In 1993, the Department of Transportation published a study of the impact Southwest Airlines had when launching service in a new market. In the three California markets reviewed, the DOT found that after Southwest started service, average airfares dropped by 50 percent and traffic more than tripled.
The DOT dubbed that combination of lower prices and higher demand the Southwest Effect.
A lot has changed in the quarter century since that DOT report. The airline industry has consolidated, through bankruptcies and mergers and acquisitions. And Southwest no longer enjoys the cost advantages that once allowed it to turn a profit on cheap tickets. Which raises the question: Does the Southwest Effect still exist?
According to a new study, “Public Benefits and Private Success: the Southwest Effect Revisited,” published by the business school at the University of Virginia, the Southwest Effect remains very much alive and well.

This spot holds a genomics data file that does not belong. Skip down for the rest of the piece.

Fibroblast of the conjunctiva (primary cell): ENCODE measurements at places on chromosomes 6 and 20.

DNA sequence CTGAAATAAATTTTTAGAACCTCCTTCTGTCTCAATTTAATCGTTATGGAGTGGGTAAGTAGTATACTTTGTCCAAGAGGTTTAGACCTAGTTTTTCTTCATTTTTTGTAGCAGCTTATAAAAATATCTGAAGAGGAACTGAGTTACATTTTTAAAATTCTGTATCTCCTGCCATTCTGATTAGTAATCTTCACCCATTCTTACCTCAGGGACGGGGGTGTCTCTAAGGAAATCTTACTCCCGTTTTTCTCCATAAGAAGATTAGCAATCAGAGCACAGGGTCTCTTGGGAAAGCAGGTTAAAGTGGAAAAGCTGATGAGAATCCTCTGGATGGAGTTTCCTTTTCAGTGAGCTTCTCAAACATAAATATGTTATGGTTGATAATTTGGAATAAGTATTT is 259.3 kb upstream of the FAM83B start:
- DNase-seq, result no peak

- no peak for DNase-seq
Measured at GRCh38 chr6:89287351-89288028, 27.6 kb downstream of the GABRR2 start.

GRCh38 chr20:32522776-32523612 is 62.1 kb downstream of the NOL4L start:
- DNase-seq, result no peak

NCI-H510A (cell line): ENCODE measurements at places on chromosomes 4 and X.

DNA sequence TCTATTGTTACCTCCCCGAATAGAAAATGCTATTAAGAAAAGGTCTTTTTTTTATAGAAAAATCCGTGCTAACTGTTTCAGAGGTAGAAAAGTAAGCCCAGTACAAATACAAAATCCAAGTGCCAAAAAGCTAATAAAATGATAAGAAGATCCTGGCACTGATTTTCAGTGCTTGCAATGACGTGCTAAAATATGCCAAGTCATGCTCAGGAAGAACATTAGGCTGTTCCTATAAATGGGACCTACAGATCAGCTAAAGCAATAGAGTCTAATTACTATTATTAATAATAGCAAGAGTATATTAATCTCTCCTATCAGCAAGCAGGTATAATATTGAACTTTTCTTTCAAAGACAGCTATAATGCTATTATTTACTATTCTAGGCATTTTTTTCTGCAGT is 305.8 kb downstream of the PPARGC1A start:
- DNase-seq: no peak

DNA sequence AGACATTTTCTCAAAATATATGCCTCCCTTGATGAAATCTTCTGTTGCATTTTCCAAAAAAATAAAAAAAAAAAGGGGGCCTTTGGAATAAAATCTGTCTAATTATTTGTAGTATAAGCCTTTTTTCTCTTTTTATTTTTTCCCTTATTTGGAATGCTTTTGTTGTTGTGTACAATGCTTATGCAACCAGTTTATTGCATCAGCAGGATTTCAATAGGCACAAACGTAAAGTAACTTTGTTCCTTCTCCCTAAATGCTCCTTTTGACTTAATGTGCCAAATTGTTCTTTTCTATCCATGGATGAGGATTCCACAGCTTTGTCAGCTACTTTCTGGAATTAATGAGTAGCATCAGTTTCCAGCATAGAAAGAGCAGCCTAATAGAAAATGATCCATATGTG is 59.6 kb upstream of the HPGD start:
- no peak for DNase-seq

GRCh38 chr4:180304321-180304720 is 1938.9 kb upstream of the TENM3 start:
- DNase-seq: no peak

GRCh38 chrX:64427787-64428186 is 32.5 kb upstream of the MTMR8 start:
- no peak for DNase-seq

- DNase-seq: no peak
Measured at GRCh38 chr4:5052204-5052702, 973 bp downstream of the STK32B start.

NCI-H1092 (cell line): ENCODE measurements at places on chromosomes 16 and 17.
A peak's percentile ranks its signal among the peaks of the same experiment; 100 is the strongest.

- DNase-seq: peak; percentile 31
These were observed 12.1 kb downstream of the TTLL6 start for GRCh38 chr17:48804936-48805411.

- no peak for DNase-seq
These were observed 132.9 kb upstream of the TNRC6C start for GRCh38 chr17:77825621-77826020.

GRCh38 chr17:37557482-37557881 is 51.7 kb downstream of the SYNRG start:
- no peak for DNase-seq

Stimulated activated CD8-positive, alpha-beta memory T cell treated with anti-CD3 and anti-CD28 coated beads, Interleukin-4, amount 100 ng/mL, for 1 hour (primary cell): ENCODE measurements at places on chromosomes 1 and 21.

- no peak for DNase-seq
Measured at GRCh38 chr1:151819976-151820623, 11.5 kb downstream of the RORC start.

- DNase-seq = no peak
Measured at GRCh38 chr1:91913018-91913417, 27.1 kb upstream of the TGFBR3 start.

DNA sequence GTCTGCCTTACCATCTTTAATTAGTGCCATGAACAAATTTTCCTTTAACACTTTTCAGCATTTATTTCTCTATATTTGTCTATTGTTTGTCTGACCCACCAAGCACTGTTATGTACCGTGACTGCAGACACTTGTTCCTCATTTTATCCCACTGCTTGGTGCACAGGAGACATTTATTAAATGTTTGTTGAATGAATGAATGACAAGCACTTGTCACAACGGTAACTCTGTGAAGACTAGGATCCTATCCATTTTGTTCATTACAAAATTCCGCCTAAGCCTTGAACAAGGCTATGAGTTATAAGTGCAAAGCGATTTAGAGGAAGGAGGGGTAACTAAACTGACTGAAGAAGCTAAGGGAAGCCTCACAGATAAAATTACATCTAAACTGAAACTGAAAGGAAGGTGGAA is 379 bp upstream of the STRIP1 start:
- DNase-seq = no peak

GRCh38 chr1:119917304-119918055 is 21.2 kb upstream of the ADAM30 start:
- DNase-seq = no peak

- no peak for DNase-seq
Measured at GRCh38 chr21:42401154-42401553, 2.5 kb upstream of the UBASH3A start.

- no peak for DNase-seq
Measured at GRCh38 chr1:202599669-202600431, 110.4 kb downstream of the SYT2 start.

In an analysis of 109 new markets entered by Southwest between 2012 and 2015, the study found the following:
- In 74 markets, fares dropped an average of at least 10 percent
- In 56 markets, fares dropped an average of at least 15 percent
- In 12 markets, fares increased
- Demand increased by an average of 28 percent
To be sure, the fare decreases and demand increases aren’t of the same magnitude as those reported in the 1993 DOT study. But they are nevertheless measurable and significant. The new study estimates that Southwest accounts for $9.1 billion in annual airfare savings on domestic flights.
Southwest is a divisive airline, loved by many for its cheap fares and unpretentious ways, loathed by others for its bare-bones service and lack of elite perks. Whichever side you’re on, though, and even if you never fly Southwest, the airline’s very presence has probably saved you money.
Call it the Southwest Effect.
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After 20 years working in the travel industry, and 15 years writing about it, Tim Winship knows a thing or two about travel. Follow him on Twitter @twinship.